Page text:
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We’ve been attending Ellis Avenue Church. Honestly, it’s the weirdest church I’ve ever been to. The congregation of about 40 meets in a century-old house on the diagonal opposite corner of the block from Barack Obama’s house.

It’s popularly accepted that Sunday morning at 10 is the most segregated hour of the week. However, Ellis Ave is one of the most diverse communities I’ve ever visited. About half of the congregation is under the age of 18. Many of the youths’ parents don’t attend the church, meaning the youth wake up early on Sunday and go to church because they wish to do so.

Racially, the congregation varies greatly. If I were to estimate, I would say that 50% of the congregation is black, 40% is white, and 10% is other (including Latina woman, and a Korean couple who barely speaks English). Additionally, there are several interracial couples.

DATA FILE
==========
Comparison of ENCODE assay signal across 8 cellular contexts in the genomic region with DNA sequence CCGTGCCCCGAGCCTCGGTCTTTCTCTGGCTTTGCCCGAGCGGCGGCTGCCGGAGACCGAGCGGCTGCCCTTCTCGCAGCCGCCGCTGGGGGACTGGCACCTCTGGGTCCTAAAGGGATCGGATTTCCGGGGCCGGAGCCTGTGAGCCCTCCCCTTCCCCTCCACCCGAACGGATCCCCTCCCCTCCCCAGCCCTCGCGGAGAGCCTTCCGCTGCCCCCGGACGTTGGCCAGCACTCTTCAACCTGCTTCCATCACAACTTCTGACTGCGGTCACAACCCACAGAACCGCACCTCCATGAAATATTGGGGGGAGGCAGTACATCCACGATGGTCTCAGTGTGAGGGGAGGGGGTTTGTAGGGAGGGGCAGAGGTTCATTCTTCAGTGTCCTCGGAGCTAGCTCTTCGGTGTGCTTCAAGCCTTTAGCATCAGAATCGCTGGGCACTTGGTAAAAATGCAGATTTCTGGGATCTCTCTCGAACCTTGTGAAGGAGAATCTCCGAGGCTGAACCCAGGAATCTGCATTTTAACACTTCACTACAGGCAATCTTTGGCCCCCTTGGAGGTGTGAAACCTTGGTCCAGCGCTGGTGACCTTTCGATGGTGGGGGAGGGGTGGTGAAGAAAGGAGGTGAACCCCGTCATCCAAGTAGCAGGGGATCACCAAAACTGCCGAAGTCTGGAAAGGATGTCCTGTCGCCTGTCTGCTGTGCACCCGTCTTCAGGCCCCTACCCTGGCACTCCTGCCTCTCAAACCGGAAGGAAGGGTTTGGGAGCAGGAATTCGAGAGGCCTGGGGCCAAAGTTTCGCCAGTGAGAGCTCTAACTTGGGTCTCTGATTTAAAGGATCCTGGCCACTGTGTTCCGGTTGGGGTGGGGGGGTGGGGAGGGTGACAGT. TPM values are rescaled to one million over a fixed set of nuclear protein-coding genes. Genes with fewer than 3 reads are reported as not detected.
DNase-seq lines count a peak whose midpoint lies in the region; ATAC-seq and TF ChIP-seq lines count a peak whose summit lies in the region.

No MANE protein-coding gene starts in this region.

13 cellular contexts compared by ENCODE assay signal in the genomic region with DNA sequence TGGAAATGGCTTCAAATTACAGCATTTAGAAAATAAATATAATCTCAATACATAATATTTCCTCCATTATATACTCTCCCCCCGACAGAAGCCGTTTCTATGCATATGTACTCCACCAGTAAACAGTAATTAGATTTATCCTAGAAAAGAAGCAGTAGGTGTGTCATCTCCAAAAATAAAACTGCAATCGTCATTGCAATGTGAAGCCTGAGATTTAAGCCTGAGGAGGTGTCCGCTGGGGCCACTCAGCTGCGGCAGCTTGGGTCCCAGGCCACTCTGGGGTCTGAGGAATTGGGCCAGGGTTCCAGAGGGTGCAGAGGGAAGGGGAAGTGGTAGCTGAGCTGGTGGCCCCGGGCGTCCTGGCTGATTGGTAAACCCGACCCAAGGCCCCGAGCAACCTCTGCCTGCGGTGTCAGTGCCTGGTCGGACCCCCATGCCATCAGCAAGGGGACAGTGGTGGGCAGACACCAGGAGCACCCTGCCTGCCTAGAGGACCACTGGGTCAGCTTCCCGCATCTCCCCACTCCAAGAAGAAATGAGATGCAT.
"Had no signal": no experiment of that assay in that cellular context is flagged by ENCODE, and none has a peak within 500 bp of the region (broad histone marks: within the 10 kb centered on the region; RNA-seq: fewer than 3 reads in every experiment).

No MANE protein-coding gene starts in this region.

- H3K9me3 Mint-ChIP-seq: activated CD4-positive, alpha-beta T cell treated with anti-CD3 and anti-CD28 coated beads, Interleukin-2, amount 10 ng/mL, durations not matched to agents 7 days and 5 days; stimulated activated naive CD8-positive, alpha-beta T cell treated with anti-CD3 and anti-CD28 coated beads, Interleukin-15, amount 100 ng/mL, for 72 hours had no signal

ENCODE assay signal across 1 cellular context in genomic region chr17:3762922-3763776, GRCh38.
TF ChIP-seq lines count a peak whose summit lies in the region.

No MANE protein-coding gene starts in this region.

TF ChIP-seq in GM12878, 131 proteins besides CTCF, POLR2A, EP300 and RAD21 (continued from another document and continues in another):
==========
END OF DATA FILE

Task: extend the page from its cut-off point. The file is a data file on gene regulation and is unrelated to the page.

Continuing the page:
The socioeconomic diversity is just as great. The former president of one of the biggest banks in Chicago regularly attends, as do a number of people who live in projects in nearby neighborhoods. People on food stamps worship next to people who vacation in Europe.

Educationally, we have people with Ph.D.’s steeped in academia and children who struggle to read (undoubtedly due in part to the failing public schools in their neighborhoods).

Theologically, the spectrum includes left and right views. One of the youth told the pastor she believed in God but didn’t believe in the Bible. One of the pastors uses gender-neutral language to talk about God. The other pastor is a woman. Some believe that the Bible is the literal word of God. Some believe Jesus is the only way to heaven.

I find the diversity of Ellis Ave refreshing. I get the chance to learn from those whose experiences have been vastly different than my own. Furthermore, having so much diversity challenges me to think critically about what I say and how I say it. It keeps me from making offensive generalizations and stereotypes. It prevents me from verbally attacking those whose views I disagree with. (I’m less likely to talk bad about someone if they’re sitting next to me).

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